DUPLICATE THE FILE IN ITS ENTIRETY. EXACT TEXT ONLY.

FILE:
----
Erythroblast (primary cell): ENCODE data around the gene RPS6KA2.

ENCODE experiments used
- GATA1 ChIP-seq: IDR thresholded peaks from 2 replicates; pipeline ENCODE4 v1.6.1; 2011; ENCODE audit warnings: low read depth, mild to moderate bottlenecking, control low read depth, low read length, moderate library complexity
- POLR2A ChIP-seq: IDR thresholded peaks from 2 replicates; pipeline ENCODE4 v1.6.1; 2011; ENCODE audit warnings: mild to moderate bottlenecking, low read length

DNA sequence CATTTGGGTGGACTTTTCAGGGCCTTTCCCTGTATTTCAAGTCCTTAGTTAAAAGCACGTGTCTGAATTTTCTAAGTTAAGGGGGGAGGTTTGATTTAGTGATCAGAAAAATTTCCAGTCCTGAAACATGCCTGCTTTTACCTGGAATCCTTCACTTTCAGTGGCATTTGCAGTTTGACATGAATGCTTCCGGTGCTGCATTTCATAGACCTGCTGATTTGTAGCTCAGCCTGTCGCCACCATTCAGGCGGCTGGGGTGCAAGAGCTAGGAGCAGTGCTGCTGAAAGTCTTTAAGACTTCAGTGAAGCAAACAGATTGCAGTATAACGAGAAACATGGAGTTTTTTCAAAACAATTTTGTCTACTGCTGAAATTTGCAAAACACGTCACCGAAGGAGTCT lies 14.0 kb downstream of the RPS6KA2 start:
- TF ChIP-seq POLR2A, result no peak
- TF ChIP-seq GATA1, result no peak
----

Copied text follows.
Erythroblast (primary cell): ENCODE data around the gene RPS6KA2.

ENCODE experiments used
- GATA1 ChIP-seq: IDR thresholded peaks from 2 replicates; pipeline ENCODE4 v1.6.1; 2011; ENCODE audit warnings: low read depth, mild to moderate bottlenecking, control low read depth, low read length, moderate library complexity
- POLR2A ChIP-seq: IDR thresholded peaks from 2 replicates; pipeline ENCODE4 v1.6.1; 2011; ENCODE audit warnings: mild to moderate bottlenecking, low read length

DNA sequence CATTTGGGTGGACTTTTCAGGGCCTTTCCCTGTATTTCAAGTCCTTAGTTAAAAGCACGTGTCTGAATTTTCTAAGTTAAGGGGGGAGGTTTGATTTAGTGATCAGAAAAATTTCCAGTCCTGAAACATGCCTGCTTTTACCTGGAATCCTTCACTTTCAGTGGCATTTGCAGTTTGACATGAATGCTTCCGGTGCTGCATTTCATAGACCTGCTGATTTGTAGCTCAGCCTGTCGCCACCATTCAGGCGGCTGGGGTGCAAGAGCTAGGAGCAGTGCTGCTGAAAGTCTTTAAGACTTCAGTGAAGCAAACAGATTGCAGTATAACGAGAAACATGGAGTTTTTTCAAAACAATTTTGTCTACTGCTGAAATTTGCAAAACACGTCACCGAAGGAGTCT lies 14.0 kb downstream of the RPS6KA2 start:
- TF ChIP-seq POLR2A, result no peak
- TF ChIP-seq GATA1, result no peak